3.0 out of 5 stars Bringing the WoT Series Back On-Track,
THE GATHERING STORM. You know what this book is, and you likely had some sort of strong feeling when you found out that Brandon Sanderson would be completing the late Robert Jordan's epic series. Some of you felt as though demon's had taken over Tor and killed Santa, and some of you felt a profound sense of relief just knowing the series would be finished.
Truthfully, I'm not in either camp. Oh I'm glad my buddy Brandon Sanderson is finishing the series--I tend to consider him a great writer--but I wondered if anyone stood a chance at making this series enjoyable again.
Before you get your panties all twisted up, let me explain. This IS going to be a rather long review, so go to the bathroom before continuing.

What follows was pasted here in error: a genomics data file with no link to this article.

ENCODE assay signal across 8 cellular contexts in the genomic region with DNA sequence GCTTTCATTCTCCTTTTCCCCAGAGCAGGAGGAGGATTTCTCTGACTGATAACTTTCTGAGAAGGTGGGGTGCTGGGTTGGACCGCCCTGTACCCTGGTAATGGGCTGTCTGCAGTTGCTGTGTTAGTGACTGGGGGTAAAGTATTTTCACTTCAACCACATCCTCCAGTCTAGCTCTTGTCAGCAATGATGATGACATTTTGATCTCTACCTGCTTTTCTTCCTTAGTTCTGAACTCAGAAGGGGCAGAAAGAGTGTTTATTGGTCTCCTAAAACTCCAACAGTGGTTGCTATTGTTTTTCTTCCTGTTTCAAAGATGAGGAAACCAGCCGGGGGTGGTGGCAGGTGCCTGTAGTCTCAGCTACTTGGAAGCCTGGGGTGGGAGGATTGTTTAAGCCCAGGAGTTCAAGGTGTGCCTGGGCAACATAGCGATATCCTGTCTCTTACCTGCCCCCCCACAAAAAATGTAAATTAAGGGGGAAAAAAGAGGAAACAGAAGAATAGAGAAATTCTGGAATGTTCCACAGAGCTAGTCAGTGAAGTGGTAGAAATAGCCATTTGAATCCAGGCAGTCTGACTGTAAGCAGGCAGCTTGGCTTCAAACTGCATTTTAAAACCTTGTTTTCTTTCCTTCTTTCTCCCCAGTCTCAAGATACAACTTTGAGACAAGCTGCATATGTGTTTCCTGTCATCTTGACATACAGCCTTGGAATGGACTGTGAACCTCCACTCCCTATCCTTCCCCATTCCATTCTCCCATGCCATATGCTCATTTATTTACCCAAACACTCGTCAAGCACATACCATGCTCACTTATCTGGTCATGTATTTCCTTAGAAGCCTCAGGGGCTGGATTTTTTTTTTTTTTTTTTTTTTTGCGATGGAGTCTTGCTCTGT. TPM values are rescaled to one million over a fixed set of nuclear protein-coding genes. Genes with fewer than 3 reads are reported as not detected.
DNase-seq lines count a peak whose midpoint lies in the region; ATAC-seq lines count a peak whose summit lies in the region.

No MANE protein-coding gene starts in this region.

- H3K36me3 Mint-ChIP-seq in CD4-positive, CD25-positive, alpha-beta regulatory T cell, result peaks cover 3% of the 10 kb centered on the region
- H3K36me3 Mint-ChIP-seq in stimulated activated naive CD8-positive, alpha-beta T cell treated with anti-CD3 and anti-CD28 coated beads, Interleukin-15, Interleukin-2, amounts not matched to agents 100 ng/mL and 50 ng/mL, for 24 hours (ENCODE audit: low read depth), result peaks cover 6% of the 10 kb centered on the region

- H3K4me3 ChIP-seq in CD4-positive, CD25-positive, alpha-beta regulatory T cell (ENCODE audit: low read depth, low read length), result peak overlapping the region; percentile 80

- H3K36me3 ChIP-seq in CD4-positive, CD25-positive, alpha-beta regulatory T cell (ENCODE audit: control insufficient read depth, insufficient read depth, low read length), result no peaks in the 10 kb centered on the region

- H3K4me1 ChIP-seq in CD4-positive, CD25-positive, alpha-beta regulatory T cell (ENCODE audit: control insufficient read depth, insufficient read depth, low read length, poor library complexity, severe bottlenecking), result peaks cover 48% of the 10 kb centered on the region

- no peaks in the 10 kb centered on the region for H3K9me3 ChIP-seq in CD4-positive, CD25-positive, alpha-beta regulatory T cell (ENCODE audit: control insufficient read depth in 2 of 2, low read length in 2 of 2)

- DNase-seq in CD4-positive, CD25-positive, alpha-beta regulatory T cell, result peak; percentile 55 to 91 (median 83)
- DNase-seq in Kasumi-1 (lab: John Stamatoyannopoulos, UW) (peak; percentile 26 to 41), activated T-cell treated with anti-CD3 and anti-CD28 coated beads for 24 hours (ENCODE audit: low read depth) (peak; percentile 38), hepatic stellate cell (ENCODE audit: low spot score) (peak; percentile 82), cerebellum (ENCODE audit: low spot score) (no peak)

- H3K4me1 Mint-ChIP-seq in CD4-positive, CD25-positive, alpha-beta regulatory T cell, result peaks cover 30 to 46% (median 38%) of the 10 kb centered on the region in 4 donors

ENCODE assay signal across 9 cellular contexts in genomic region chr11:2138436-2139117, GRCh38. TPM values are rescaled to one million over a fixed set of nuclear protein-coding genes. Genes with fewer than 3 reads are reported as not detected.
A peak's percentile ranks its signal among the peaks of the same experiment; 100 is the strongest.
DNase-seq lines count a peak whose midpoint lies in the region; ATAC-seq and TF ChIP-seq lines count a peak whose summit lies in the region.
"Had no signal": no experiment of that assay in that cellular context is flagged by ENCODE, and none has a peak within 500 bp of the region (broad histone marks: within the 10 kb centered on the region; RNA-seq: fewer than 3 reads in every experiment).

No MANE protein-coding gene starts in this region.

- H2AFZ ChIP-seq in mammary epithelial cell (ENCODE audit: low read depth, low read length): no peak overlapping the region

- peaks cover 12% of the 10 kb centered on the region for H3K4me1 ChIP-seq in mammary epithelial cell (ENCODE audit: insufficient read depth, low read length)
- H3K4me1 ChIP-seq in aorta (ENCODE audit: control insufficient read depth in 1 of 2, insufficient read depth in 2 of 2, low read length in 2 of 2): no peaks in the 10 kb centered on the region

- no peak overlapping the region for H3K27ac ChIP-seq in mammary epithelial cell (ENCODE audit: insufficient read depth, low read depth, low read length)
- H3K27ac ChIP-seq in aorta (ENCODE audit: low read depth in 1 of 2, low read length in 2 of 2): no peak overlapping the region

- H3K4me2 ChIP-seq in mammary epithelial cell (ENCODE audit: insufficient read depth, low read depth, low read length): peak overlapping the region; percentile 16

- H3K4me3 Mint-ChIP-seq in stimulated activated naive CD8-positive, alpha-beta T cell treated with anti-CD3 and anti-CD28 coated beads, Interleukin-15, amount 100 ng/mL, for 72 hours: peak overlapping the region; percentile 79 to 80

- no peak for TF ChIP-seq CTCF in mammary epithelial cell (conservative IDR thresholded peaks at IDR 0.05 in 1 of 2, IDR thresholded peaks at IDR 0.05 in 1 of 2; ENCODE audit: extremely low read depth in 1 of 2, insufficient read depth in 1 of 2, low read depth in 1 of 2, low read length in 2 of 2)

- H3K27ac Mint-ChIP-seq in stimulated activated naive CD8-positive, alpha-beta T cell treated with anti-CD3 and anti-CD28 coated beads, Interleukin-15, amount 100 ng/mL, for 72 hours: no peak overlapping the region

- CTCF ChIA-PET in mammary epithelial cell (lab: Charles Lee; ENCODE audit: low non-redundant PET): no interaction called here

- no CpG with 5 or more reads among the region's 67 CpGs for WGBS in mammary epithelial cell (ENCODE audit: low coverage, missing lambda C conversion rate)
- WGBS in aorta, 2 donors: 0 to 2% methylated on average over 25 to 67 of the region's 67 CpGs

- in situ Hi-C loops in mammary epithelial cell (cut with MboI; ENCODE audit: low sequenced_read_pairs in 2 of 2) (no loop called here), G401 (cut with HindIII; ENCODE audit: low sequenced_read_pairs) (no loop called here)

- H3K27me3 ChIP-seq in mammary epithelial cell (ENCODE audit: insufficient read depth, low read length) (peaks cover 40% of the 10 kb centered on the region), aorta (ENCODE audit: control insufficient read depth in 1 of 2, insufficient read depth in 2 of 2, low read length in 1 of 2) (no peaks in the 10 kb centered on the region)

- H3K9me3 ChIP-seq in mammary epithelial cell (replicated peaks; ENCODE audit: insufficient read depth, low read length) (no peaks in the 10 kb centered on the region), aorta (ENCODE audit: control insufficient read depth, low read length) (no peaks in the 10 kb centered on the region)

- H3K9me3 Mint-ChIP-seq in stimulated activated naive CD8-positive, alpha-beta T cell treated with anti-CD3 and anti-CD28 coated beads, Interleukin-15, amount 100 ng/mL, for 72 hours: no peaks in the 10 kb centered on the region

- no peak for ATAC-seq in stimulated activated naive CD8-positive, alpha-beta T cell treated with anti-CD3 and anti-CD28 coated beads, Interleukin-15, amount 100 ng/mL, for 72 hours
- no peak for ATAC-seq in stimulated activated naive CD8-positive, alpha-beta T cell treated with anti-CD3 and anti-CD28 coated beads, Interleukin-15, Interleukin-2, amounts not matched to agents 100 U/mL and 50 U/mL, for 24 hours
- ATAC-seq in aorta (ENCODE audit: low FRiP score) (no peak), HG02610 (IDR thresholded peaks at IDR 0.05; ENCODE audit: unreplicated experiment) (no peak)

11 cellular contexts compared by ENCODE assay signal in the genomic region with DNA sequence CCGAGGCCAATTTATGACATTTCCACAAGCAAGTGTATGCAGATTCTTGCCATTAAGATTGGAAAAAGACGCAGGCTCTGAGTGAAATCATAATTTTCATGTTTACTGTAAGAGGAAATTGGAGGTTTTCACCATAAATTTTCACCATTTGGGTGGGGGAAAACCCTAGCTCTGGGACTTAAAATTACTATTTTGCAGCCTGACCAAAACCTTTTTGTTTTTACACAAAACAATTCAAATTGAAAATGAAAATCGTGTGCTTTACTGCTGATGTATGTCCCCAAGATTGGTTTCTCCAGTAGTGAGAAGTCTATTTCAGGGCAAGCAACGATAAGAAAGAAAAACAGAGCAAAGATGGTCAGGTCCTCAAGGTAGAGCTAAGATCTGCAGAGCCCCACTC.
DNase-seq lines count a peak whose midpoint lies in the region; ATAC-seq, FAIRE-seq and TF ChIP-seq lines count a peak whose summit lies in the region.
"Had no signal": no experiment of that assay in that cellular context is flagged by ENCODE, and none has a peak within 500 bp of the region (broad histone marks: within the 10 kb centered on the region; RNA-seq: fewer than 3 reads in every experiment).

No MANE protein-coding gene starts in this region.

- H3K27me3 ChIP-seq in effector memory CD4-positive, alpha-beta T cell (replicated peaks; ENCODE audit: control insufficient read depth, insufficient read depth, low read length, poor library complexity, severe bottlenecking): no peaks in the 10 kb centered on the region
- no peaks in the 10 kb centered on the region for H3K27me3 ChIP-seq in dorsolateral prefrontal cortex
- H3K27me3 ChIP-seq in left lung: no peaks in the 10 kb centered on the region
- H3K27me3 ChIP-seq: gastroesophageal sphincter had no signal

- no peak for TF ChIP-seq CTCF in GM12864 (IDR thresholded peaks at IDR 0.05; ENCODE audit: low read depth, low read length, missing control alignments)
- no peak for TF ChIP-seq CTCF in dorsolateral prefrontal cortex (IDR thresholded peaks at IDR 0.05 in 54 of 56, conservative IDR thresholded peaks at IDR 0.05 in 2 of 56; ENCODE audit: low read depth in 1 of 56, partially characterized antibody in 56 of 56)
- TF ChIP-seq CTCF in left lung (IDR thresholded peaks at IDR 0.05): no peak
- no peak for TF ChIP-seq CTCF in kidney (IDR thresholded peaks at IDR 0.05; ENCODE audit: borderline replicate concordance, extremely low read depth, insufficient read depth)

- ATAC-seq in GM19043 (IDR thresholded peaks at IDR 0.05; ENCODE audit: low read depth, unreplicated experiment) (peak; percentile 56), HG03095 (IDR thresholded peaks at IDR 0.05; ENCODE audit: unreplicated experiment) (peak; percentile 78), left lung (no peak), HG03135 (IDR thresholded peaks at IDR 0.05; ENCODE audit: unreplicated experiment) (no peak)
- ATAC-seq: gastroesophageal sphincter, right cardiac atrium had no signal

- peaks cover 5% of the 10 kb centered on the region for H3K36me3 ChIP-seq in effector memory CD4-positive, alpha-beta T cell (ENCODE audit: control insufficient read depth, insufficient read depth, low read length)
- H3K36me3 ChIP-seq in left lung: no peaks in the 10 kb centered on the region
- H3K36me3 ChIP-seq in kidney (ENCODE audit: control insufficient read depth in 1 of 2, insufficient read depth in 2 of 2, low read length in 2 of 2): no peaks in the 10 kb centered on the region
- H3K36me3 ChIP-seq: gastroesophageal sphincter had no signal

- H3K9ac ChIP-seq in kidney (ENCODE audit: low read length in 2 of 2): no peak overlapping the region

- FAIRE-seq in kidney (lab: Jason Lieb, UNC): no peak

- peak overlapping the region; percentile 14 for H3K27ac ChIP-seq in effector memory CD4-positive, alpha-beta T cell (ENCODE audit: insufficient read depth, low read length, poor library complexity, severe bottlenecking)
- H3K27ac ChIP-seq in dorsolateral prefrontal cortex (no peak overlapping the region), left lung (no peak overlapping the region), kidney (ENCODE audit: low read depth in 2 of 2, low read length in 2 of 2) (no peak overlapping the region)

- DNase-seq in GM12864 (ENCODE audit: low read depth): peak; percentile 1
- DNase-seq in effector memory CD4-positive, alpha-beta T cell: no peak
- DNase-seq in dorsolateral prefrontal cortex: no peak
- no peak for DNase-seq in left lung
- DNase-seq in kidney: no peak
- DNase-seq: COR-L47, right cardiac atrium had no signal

For me, part of the difficulty in reviewing THE GATHERING STORM was treating it as a separate novel, and not letting my feelings for the prior eleven novels (and a novella) get in the way. I don't care for The Wheel of Time--specifically, anything past LORD OF CHAOS. Yeah, that's half the series ago. I started the WoT back in 1993, and consider it the series that really got me into fantasy. But with book seven began a long list of problems--most of which consist of "Nothing Happens." So when I read THE GATHERING STORM (TGS), I had to wonder if my feelings were real and geared towards TGS, or if they were nothing more than a reaction to the series itself.
In some ways, we can't--and won't--keep them separate. So, we are going to endeavor to give you our honest PoV. We liked some of the novel. We disliked some of it. You want details? Of course you do...especially if you are a "Jordan Fan."
TGS mainly follows Rand and Egwene, and honestly, their portions feel pretty spot-on. I don't know which parts of the story Brandon wrote as opposed to the sections Jordan wrote/dictated. Frankly I don't care.